Let’s talk about what’s going on over in the world of Intuit, and then I’ll tell you why I prefer Xero.
For those of you who don’t use QuickBooks Online (QBO), there’s a new version that has been recently rolled out called Harmony.
Catching Clouds actually knew about this release last summer and requested to be converted to this new version early in the fall of 2013 because we like playing with new software, and the old version of QBO had some features that annoyed me. Plus, we had heard glowing reviews from the accounting technology community.
[As a side note… we specifically asked about getting put on the new version early while at the Intuit booth at the Sleeter Conference in the fall of 2013. One Intuit employee walked us to another Intuit employee who walked us to a third Intuit employee who took our information and said they’d call us back. I told Scott that it was like being routed through telephone customer service only in human form. They did call us back either that night or the next day, by the way, but they told us there was nothing they could do… we just had to wait until it was rolled out to our customers. Ok, whatever.]
Well, now it seems that Harmony has hit pretty much all of Intuit’s QBO customers, and according to QBO’s blog [note: the original link “whats-new-in-quickbooks-may-2014” has since been redirected to the main QBO blog page to remove it from public view], customers are NOT too happy about it.
Nearly 1,000 rants (and a few raves) on the blog about the changes are summarized in the following main pain points:
User Interface and Navigation – (that’s geek speak for how the software looks and works for the user) was totally turned on its head. This far and away seemed to be the biggest issue. Long-time QBO users, in particular, were irate about the changes that were made and found it extremely difficult finding features that existed before. Although it seemed Intuit was doing their best to try to help the users by pointing them to helpful tips and training videos, the customers were incredibly irritated by the fact that they had to be retrained on a product they’d been using for a decade.
Check Printing – a bunch of people complained about having to spend 45 minutes to two hours trying to figure out how to print a check.
Performance – there was a lot of negative feedback about the poor performance in general. Beyond the issues of changes to the user interface, it seems a fair amount of functionality actually disappeared from the legacy product completely.
I personally didn’t have the patience to read through all 944 comments, but I got through a lot of them, and here is my take on the whole situation.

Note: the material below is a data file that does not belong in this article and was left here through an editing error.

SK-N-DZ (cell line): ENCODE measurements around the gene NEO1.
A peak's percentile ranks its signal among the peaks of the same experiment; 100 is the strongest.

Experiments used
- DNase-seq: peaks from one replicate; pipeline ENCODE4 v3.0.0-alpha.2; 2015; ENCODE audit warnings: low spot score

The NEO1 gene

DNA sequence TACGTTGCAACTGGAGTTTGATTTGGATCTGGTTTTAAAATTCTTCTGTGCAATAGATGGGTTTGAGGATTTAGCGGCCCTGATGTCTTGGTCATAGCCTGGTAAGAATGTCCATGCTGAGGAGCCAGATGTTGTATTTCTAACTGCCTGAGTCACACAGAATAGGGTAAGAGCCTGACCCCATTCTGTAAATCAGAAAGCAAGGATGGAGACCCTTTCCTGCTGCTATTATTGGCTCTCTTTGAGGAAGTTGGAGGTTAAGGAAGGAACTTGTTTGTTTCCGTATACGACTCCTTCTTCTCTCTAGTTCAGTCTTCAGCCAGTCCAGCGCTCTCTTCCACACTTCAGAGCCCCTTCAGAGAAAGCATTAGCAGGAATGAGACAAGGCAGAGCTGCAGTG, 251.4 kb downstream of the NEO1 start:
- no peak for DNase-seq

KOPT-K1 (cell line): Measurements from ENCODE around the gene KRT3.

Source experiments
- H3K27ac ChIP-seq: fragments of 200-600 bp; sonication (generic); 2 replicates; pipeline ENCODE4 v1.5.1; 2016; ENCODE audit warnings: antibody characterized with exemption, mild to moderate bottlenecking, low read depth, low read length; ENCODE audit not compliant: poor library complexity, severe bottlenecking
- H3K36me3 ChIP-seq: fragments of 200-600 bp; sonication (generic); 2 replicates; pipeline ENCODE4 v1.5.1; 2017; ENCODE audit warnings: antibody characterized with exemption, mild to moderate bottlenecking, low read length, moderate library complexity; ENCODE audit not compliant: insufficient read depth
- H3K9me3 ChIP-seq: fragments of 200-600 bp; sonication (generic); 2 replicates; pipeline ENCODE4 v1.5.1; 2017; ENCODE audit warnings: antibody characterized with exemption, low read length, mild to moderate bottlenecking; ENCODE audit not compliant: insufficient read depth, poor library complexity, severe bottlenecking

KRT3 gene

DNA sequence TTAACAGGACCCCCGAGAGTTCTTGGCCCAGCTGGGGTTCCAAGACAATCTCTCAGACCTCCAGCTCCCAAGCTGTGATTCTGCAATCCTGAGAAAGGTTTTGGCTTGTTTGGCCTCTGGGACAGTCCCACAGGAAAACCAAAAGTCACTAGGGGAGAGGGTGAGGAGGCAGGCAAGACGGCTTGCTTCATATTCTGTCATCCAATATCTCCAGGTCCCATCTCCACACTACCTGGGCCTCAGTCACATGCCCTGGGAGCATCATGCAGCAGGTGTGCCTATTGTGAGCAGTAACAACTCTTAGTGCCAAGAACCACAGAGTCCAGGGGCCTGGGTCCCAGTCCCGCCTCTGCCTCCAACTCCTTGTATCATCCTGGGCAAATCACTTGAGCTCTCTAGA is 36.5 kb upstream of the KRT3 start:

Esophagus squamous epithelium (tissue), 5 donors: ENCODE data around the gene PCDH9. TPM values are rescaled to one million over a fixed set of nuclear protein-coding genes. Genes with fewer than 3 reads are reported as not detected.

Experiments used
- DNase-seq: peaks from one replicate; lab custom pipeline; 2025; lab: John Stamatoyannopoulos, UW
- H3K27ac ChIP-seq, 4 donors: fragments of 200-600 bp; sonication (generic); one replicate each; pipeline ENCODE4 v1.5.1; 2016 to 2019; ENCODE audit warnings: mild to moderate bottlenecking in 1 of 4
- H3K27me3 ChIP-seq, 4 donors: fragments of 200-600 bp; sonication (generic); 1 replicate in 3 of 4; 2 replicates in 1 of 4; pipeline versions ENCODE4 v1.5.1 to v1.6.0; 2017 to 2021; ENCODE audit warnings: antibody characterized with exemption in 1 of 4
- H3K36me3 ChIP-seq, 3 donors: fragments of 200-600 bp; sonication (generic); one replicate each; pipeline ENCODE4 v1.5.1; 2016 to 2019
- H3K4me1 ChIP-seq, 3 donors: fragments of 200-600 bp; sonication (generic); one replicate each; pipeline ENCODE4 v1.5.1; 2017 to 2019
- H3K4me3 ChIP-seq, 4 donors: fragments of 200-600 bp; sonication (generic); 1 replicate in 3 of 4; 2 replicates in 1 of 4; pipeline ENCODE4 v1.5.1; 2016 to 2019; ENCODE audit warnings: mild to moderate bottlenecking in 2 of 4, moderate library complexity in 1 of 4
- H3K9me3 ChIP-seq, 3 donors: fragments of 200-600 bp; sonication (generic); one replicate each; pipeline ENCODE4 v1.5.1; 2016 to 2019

READY FOR CHANGE
I think most importantly, many of the users weren’t ready for the change. It’s not like the users went out and actively bought a new piece of software and played with it over the weekend when they had time. Although Intuit did warn them quite a few times via email and on the console, nevertheless, many users claimed that they logged in to process payroll and were blindsided with a completely new, unfamiliar, non-intuitive system, and they had no way to get back to the old system.
I was personally ok with the changes, but changing software doesn’t typically throw me. Intuit happened to change a few of the things that were really annoying me, and with just one customer left on QBO, I didn’t need many of the features that people were complaining about the most (like check writing or timesheets).
Even so, tons of people asked how to get “the old QBO back,” and here was Intuit’s statement about the issue to a customer:
We’re really sorry to hear you’re having trouble. That’s the last thing we want. Unfortunately, we actually can’t let folks stick around on the older version of QuickBooks. In mid-July, Google Chrome and Mozilla Firefox are making significant changes to their Web browsers, removing the ability for older web-based applications to display popups. As you know, the old QuickBooks has a large number of popups – more than 600. This change will break the old QuickBooks rendering it unusable.
The new QuickBooks uses modern technology and will not be affected by the change in web browsers. This is the main reason we are updating customers to the new QuickBooks without the option to return or stay.
As part of this acceleration, we are working very hard to address customer feedback we’ve received so far about where the new QuickBooks can be improved and are actively soliciting your input. We’d love to hear how we can improve search and banking. The best place to share that is by clicking “feedback” under the gear menu in the top-right corner of the product.